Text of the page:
Handling sharp objects and dangerous bodily fluids is just part of the daily workflow for many different medical professionals. Unfortunately, for some nurses and other medical workers, they may wind up exposed to bodily fluids or medications after an accidental needlestick.
Most medical facilities have very thorough policies in place and special disposal systems for used sharp objects to reduce the likelihood of an accidental needle stick. However, something as simple as a patient flinching strongly could result in a nurse accidentally poking themselves with a contaminated needle. How common are needlesticks, and what risks do they carry?
Self-reported information shows needlestick injuries are common
Most people would assume that medical professionals don’t frequently get hurt on the job because they have experience and there are safety precautions in place to prevent things like needles fixed.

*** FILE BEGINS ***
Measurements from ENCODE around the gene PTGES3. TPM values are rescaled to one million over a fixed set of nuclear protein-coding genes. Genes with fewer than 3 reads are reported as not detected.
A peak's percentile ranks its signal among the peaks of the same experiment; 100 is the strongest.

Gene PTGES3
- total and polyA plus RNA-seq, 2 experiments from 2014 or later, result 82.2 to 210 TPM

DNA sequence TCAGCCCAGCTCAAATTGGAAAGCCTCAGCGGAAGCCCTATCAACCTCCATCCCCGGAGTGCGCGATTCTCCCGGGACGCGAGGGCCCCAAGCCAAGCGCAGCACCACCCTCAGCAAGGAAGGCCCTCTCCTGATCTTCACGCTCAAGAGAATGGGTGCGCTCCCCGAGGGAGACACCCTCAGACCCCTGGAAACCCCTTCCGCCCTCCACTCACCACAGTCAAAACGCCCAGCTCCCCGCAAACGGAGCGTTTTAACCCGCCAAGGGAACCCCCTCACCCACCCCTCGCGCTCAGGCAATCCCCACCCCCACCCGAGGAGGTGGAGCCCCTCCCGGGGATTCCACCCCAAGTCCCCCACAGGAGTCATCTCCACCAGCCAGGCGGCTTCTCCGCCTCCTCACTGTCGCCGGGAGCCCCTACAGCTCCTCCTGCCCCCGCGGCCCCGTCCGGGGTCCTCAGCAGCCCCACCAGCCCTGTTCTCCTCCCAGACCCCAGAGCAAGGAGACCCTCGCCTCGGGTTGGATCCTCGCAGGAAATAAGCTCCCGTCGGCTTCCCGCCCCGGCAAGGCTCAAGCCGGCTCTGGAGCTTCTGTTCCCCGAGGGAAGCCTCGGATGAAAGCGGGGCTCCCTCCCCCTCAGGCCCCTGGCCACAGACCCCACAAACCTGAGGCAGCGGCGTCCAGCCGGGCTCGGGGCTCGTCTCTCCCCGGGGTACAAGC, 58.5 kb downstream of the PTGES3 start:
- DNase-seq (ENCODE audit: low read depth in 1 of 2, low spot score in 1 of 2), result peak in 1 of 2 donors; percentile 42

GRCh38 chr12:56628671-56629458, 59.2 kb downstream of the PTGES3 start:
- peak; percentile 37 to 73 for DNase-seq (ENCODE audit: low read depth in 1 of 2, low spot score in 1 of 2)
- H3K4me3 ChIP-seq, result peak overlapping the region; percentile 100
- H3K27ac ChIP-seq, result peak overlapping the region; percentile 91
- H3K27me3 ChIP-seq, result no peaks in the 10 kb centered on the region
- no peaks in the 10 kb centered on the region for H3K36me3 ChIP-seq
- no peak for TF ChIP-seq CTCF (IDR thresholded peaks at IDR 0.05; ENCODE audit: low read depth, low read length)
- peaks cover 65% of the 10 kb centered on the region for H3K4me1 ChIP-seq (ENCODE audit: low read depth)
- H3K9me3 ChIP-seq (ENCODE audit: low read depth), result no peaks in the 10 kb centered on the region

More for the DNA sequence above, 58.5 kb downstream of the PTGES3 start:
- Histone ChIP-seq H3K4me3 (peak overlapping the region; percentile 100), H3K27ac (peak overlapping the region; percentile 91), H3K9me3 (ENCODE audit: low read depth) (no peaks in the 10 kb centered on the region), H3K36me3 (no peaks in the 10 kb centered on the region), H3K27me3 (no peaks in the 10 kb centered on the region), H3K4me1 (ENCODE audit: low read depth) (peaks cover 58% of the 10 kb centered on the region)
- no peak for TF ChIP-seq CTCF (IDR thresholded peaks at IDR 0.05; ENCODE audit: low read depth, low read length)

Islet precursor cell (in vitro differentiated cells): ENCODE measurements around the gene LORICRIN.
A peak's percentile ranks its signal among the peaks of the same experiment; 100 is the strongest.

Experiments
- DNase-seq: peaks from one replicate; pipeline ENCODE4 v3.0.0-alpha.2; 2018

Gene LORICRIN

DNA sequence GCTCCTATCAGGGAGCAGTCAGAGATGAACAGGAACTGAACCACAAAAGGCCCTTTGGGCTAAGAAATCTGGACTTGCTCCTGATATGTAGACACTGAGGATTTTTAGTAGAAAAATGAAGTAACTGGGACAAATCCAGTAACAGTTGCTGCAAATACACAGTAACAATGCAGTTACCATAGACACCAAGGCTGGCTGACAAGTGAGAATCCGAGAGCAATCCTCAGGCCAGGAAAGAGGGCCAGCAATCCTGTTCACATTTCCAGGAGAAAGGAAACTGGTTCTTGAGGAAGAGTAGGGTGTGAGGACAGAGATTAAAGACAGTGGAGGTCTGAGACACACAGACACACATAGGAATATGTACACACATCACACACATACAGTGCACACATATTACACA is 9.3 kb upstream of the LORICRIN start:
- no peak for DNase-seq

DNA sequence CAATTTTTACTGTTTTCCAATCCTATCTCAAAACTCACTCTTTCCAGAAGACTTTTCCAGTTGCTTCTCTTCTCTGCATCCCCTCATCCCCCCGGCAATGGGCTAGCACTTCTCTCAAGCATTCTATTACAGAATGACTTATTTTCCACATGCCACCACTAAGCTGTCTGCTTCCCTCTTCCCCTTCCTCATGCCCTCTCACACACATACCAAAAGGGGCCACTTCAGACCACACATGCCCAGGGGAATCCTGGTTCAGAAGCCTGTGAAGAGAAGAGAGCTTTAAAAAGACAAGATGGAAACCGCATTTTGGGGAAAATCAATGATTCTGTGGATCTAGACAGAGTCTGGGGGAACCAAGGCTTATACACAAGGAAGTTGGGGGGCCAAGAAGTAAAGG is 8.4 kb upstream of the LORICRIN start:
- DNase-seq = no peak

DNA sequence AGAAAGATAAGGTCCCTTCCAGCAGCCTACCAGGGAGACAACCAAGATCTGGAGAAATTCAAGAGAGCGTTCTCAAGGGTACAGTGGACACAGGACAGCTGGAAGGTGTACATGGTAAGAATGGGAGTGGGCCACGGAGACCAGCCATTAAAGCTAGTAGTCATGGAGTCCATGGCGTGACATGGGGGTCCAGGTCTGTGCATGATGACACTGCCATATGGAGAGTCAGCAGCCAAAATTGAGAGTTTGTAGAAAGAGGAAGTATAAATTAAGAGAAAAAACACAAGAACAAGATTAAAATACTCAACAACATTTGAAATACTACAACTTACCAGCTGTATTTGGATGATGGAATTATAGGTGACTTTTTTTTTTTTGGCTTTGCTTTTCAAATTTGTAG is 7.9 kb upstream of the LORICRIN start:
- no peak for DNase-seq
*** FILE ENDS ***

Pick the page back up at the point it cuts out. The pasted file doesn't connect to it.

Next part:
However, an analysis of self-reported data provided by nurses indicates that over 34% of the participants in the study experienced at least one accidental needlestick in the 12 months prior.
How dangerous are needlestick injuries?
For most medical professionals who prick themselves, a little pain and some anxiety will be the only result. A needlestick becomes dangerous if it potentially introduced bodily fluids or medication into a nurse’s body. They could wind up developing a serious illness, such as HIV, because of exposure through a needlestick.
Nurses who get jabbed on the job should report their injury and get proper screening to ensure they don’t wind up sickened. They may also need to seek workers’ compensation benefits in order to cover the costs of their medical testing and care or any wages they miss if they are unable to work.